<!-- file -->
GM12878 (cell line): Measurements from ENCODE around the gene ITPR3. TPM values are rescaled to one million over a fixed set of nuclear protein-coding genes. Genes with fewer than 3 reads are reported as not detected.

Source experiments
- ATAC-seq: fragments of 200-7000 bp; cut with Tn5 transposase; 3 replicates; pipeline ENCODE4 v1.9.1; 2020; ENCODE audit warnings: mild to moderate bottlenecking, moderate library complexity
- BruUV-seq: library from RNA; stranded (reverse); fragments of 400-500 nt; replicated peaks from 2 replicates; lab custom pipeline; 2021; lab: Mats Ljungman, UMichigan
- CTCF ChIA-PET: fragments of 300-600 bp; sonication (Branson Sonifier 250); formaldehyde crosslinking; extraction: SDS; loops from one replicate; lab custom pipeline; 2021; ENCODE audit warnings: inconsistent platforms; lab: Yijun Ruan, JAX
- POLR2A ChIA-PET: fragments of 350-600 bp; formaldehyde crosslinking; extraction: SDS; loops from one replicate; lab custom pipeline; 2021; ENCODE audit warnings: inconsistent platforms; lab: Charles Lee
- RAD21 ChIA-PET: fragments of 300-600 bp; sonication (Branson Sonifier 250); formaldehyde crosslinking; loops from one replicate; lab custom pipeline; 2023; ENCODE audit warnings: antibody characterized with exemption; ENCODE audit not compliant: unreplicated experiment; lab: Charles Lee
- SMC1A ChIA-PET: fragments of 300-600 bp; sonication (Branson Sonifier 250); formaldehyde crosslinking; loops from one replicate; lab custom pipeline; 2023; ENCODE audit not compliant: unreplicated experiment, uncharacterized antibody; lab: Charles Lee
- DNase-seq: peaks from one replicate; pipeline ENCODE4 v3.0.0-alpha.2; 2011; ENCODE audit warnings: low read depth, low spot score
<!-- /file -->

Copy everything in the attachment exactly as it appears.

GM12878 (cell line): Measurements from ENCODE around the gene ITPR3. TPM values are rescaled to one million over a fixed set of nuclear protein-coding genes. Genes with fewer than 3 reads are reported as not detected.

Source experiments
- ATAC-seq: fragments of 200-7000 bp; cut with Tn5 transposase; 3 replicates; pipeline ENCODE4 v1.9.1; 2020; ENCODE audit warnings: mild to moderate bottlenecking, moderate library complexity
- BruUV-seq: library from RNA; stranded (reverse); fragments of 400-500 nt; replicated peaks from 2 replicates; lab custom pipeline; 2021; lab: Mats Ljungman, UMichigan
- CTCF ChIA-PET: fragments of 300-600 bp; sonication (Branson Sonifier 250); formaldehyde crosslinking; extraction: SDS; loops from one replicate; lab custom pipeline; 2021; ENCODE audit warnings: inconsistent platforms; lab: Yijun Ruan, JAX
- POLR2A ChIA-PET: fragments of 350-600 bp; formaldehyde crosslinking; extraction: SDS; loops from one replicate; lab custom pipeline; 2021; ENCODE audit warnings: inconsistent platforms; lab: Charles Lee
- RAD21 ChIA-PET: fragments of 300-600 bp; sonication (Branson Sonifier 250); formaldehyde crosslinking; loops from one replicate; lab custom pipeline; 2023; ENCODE audit warnings: antibody characterized with exemption; ENCODE audit not compliant: unreplicated experiment; lab: Charles Lee
- SMC1A ChIA-PET: fragments of 300-600 bp; sonication (Branson Sonifier 250); formaldehyde crosslinking; loops from one replicate; lab custom pipeline; 2023; ENCODE audit not compliant: unreplicated experiment, uncharacterized antibody; lab: Charles Lee
- DNase-seq: peaks from one replicate; pipeline ENCODE4 v3.0.0-alpha.2; 2011; ENCODE audit warnings: low read depth, low spot score